20 March 2009

A conversation with Sarah Susanka


I had a great telephone conversation with Sarah Susanka yesterday. I've been writing about the new book she wrote with Marc Vasallo, Not So Big Remodeling: Tailoring Your Home for the Way You Really Live, quite a bit these last few weeks, and I finished up that phone call even more convinced that Susanka's onto something important.

Susanka grew up in England, in a village in Kent. At the age of 14 her family moved to Los Angeles and the resulting culture shock planted the seed that would become The Not So Big House years later. The years passed, she went to school and became an architect. She soon found herself as an architect with a bustling practice. After 15 years of that, she realized that she had something to say and she started to write.

Separating Susanka from the ideas she gets across in her books isn't possible and to point that out, when she realized that she wanted to write she found herself with a schedule so full that at first she thought she didn't have time. Never one to accept excuses, she made time for herself the only way she knew how. She scheduled herself onto her own calendar. Instead of seeing clients at the appointed hour, she set aside the time for herself to write. In treating her Sarah's Writing Time with the same gravity she'd treat an appointment with a client, she wrote without a specific goal in mind, but what that scheduled writing time yielded evolved into 1998's best seller The Not So Big House.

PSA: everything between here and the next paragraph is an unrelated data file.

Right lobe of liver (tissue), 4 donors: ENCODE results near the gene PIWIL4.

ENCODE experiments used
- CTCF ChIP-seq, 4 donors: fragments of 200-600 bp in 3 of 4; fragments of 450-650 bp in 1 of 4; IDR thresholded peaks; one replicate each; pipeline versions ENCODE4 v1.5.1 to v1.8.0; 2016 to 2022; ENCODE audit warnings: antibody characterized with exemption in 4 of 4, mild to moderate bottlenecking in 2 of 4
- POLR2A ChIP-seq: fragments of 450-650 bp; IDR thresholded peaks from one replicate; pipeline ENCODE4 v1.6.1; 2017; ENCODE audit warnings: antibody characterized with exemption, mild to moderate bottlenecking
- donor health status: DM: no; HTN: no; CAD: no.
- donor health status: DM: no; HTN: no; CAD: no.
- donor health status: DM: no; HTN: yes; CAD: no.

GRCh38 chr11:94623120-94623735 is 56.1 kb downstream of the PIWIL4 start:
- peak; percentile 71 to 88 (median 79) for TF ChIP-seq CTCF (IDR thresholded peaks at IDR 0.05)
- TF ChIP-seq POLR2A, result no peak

In her latest book, Not So Big Remodeling: Tailoring Your Home for the Way You Really Live she touches on this theme again in the chapter 17, A Place of Your Own. Setting aside A Place Of Your Own, or Poyo in a living space makes practices like writing or meditating more possible than they would be otherwise. The ideas she espouses, like the Poyo, are not about square feet or size. Instead, they are about intention and scale. Human beings are social animals, that's abundantly clear. But people need a place to retreat and think just as much as they need to be surrounded by the others who share their lives. Why not create yourself a nook in which to be quiet when you're planning a space? Why not indeed? And why does this sound so revolutionary when someone does?

I asked her where she thinks the current housing market situation will lead us as a culture. She answered that she "suspects that the situation today will affect us for the next few decades. That effect is bigger than the housing market, and people are beginning to consider what matters. Instead of focusing on the next best thing or house, people are beginning to look at what they already have. There's a regrouping going on as people begin to see their homes not so much as an asset to be traded, but rather a place to settle. As people see their homes as a place to live more than as an investment, priorities will begin to change." She sees a lot more remodeling happening and she sees builders beginning to build smaller and better-designed homes. "There will be less emphasis on square feet and more emphasis on quality," she predicts.

And for people currently stuck in poorly-designed and scaled homes built during the boom years, she offers a salve in the form of chapter 20, Too Bigness. Vaulted ceilings and wide open floor plans sound great as ideas, but as executions they are notoriously wanting. Chapter 20 is a terrific primer in space planning for these too large proportions and it's brimming with ideas that will help anybody wrestle some of these unwieldy floor plans back into something resembling a human scale.